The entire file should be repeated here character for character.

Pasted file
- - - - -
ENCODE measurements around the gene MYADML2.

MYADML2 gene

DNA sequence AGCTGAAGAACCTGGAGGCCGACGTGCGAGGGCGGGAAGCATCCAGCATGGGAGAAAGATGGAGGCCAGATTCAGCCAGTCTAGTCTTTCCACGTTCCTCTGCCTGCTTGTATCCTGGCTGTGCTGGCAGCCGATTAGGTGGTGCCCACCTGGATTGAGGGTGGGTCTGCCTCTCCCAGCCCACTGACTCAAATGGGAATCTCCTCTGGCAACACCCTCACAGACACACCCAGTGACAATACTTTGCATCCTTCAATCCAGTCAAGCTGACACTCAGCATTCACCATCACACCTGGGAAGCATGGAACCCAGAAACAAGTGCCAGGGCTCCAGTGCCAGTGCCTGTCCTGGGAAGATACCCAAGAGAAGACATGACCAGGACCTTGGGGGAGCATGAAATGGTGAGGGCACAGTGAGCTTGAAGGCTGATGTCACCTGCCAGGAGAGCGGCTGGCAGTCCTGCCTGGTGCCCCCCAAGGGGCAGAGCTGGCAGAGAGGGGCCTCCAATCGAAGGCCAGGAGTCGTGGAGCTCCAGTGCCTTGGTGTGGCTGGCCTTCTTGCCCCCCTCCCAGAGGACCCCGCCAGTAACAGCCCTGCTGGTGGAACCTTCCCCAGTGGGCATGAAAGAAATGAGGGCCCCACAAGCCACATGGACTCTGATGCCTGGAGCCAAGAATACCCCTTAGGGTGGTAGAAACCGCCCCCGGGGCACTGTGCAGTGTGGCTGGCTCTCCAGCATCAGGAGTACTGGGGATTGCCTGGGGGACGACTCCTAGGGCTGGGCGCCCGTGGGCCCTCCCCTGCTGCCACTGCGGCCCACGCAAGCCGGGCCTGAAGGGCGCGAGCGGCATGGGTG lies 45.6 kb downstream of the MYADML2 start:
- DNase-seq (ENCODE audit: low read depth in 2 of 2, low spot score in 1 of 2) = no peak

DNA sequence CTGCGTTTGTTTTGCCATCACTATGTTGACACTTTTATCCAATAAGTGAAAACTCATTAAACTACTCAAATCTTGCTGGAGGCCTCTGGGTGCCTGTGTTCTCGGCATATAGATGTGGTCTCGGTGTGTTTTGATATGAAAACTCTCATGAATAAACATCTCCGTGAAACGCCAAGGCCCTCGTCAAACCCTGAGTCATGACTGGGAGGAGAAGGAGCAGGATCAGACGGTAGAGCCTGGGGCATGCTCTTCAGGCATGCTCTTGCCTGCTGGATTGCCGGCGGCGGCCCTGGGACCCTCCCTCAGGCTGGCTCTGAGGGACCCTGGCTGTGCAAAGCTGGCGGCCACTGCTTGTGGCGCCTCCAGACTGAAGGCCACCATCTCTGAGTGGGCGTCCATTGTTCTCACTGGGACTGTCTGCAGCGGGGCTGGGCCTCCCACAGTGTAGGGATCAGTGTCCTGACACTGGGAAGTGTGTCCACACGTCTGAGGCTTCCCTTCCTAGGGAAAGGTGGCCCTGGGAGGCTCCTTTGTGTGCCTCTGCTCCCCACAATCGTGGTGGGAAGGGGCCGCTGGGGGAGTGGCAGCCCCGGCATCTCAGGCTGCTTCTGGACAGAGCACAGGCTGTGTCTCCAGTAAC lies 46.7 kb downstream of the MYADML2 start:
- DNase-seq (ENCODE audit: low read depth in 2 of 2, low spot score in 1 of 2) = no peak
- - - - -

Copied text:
ENCODE measurements around the gene MYADML2.

MYADML2 gene

DNA sequence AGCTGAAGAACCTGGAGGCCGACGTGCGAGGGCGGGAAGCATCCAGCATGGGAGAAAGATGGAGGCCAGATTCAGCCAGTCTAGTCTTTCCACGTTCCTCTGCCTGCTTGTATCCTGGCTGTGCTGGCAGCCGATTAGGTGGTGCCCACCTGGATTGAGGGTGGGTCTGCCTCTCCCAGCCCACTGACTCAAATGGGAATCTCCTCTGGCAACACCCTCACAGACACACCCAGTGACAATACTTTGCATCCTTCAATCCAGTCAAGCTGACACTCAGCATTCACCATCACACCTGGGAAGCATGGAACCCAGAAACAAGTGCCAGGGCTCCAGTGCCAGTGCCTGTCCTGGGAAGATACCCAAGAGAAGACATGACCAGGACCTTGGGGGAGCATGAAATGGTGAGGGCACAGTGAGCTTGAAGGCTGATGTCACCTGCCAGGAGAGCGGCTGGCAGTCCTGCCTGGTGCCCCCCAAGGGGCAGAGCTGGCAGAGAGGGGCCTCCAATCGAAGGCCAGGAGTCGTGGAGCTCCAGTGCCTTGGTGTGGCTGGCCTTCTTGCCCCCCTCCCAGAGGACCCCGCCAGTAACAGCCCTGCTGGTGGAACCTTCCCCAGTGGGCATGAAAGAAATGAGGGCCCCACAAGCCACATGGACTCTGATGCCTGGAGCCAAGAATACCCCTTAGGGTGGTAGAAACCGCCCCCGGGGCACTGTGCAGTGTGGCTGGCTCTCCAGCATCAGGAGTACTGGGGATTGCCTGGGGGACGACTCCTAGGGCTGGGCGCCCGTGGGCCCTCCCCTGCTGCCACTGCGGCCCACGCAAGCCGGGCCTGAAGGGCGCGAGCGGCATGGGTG lies 45.6 kb downstream of the MYADML2 start:
- DNase-seq (ENCODE audit: low read depth in 2 of 2, low spot score in 1 of 2) = no peak

DNA sequence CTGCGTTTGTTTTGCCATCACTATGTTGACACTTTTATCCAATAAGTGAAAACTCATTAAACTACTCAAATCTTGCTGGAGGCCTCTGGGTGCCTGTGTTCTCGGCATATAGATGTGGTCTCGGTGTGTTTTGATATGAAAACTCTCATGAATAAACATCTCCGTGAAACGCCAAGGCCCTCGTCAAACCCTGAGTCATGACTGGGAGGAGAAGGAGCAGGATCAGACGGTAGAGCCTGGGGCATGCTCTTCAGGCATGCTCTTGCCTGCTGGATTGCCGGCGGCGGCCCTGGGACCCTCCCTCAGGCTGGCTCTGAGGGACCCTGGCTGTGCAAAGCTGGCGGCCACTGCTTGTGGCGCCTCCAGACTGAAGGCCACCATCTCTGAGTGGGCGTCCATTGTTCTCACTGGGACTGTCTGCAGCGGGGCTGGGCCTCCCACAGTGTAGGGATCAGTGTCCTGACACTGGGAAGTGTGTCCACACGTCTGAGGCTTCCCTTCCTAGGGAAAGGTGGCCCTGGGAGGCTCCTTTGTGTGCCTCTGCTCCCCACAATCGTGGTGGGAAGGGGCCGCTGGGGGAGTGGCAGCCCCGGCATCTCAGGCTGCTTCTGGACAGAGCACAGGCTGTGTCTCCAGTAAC lies 46.7 kb downstream of the MYADML2 start:
- DNase-seq (ENCODE audit: low read depth in 2 of 2, low spot score in 1 of 2) = no peak